Tame That Frequency: A Band-Sensitive Compressor
You can also use a sidechain to tune a compressor so that it’s most effective around certain frequencies. This is essentially the concept behind a de-esser. To use a compressor in this way, feed a heavily EQ’d version of the track in question into your compressor’s sidechain input.
For instance, if you had a bass with one particularly out-of-control note, or a singer whose voice sounds overwhelming in a certain range, you could use an EQ to emphasize those frequencies, and then send that signal into the sidechain input. Conversely, if the low frequency content of a signal is causing a compressor to go haywire, a sidechain EQ can ensure that it only reacts to mid-frequency content.
Fortunately, many modern-style plugin compressors, like Pro Tools’ Dynamics III have a sidechain EQ feature like this built right in, and need no extra routing to achieve this effect. But if you want to use a vintage-style plugin or piece of hardware, getting up and running is not difficult at all.
If you think it through, you’ll come to realize that this kind of band-sensitive approach lies at the root of any multiband compressor. In fact, using sidechains and duplicate channels, you could feasibly create a multiband processor out of just about any plugin compressor you own.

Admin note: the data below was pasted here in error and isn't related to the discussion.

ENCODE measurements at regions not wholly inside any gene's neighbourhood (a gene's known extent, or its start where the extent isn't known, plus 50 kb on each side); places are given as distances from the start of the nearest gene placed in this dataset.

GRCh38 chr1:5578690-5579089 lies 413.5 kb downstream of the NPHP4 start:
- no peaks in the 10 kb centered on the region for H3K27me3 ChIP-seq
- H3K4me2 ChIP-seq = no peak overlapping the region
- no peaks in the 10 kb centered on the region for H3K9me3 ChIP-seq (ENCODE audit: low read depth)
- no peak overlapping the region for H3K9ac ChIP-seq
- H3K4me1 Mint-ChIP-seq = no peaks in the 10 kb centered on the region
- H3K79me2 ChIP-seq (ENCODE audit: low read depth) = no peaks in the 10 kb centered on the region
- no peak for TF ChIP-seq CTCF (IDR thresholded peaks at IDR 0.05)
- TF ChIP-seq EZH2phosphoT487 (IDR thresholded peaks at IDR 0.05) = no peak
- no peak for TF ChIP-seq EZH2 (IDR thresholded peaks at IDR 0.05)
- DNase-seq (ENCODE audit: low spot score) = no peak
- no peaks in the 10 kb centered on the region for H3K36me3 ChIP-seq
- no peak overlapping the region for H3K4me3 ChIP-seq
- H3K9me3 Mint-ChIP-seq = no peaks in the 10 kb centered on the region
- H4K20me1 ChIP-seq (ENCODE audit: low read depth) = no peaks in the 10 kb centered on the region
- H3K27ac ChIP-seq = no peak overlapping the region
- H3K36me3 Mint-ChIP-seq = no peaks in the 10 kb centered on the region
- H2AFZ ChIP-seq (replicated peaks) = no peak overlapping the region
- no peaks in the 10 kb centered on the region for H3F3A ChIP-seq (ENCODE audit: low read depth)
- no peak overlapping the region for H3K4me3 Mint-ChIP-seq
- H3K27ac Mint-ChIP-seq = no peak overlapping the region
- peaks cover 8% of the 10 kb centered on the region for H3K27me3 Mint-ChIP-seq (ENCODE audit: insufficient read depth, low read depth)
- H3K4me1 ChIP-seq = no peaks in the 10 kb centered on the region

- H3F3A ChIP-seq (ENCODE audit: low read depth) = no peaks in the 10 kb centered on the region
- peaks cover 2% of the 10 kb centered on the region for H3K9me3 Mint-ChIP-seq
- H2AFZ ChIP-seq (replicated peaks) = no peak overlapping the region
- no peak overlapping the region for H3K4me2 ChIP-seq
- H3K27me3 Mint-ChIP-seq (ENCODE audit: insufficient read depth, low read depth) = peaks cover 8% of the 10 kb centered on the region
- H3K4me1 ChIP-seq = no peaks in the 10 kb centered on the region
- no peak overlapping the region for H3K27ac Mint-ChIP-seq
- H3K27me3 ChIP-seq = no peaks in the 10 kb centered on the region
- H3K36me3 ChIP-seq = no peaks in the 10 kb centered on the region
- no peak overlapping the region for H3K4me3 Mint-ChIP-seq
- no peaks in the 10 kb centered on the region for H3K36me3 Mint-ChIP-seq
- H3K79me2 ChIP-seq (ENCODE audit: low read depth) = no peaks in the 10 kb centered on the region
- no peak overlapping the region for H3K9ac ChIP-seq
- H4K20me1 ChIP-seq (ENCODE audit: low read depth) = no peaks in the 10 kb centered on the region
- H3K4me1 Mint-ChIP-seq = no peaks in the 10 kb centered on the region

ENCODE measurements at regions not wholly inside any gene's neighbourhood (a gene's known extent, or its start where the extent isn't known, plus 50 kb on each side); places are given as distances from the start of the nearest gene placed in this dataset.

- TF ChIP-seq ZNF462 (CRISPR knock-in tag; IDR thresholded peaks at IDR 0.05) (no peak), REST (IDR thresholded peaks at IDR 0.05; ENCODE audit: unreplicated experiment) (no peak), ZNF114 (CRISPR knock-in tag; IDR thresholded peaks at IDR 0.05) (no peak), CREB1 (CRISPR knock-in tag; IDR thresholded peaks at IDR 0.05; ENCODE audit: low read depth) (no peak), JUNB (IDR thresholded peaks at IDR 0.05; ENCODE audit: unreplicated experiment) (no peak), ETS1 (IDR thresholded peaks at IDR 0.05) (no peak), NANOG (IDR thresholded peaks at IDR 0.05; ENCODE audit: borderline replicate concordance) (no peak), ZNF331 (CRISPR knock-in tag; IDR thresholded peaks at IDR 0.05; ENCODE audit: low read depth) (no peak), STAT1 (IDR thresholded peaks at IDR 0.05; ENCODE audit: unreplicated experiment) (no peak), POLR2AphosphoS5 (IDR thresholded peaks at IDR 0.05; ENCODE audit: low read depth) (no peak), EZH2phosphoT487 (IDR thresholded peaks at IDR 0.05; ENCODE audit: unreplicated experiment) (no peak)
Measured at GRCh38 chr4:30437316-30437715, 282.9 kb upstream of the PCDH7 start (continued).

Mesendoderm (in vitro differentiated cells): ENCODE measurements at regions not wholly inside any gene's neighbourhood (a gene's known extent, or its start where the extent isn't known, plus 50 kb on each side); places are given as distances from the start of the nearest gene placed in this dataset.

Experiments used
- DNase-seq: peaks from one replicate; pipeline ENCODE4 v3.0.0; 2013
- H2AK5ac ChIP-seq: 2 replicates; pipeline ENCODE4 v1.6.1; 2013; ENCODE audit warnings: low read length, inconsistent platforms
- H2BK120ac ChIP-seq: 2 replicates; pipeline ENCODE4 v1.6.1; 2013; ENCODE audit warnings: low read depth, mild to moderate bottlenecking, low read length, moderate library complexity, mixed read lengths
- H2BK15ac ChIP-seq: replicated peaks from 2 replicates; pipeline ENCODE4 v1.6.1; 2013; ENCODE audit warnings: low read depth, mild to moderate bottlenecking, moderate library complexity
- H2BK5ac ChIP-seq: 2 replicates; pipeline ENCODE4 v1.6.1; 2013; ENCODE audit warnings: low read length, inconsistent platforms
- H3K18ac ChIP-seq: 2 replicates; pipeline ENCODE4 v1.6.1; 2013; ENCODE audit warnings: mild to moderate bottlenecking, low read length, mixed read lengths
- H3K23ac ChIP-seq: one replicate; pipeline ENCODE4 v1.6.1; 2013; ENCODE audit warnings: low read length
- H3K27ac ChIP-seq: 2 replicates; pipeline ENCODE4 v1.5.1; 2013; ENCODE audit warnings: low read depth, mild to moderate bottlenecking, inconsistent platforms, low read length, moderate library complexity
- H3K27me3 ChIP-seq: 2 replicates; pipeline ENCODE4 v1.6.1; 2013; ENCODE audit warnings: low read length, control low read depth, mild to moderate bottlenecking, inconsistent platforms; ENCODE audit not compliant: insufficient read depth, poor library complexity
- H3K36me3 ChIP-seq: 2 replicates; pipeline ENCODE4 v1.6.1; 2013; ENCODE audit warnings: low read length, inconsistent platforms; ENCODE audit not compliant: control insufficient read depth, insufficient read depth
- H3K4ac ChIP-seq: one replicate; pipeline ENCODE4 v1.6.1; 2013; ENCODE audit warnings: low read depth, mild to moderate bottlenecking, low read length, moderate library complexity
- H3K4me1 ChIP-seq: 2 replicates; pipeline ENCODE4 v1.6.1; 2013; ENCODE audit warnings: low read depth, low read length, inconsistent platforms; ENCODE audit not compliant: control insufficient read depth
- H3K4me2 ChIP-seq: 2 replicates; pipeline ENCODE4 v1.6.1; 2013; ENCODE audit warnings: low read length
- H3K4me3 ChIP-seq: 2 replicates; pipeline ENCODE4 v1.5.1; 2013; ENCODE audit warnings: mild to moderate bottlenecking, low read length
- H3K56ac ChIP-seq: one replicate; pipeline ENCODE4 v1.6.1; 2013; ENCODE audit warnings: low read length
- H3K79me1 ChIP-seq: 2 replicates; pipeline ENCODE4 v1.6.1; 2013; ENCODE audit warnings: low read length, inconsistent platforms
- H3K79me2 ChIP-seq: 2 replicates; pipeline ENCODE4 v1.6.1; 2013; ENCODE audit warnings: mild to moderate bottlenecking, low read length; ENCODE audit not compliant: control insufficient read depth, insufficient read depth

Routing it All
Setting up a sidechain can seem daunting if you’ve never done it, but it’s really pretty easy. Most hardware compressors will have a simple 1/4” TRS input that you can feed through a bus or aux send.
Inside of a DAW like Pro Tools, things are just as simple and perhaps even quicker. To make a kick drum the sidechain input of a compressor that’s strapped across a bass track, simply instantiate send on your kick drum kick track and route it to any unused bus – Let’s say bus 1. Just like you were going to send it out to a reverb.
Then, strap a compressor onto that bass track and set its sidechain input to bus 1. You can find this option next to the little key-shaped icon on the top left of a Pro Tools plugin, or next to the words “Side Chain” on the top right of a plugin in Logic. Then, feed an appropriate amount of signal and set your compressor to taste.
In the old days, sidechain inputs were largely seen as utility features, helpful in broadcast or for controlling sibilance in vocal tracks. But like always in the music world, once a tool is invented, someone’s going to find a way to use it creatively.
Applied with restraint, sidechains can be used to anchor the low end or to create multidimensional mixes, where subtle ducking helps usher sounds in and out of the foreground, creating a clear and powerful blend that constantly shift in focus. Used with abandon, a sidechain can introduce radical and unforgettable pumping effects, creating balances that are otherwise impossible to achieve.
There are many cases in which creative use of a sidechain might be woefully ill-advised. (For instance on a jazz recording or a rootsy Americana album.) But for engineers who work across genres, it’s just another essential technique to keep ready in the toolkit.
Justin Colletti is a Brooklyn-based audio engineer, college professor, and journalist. He records and mixes all over NYC, masters at JLM, teaches at CUNY, is a regular contributor to SonicScoop, and edits the music blog Trust Me, I’m A Scientist.
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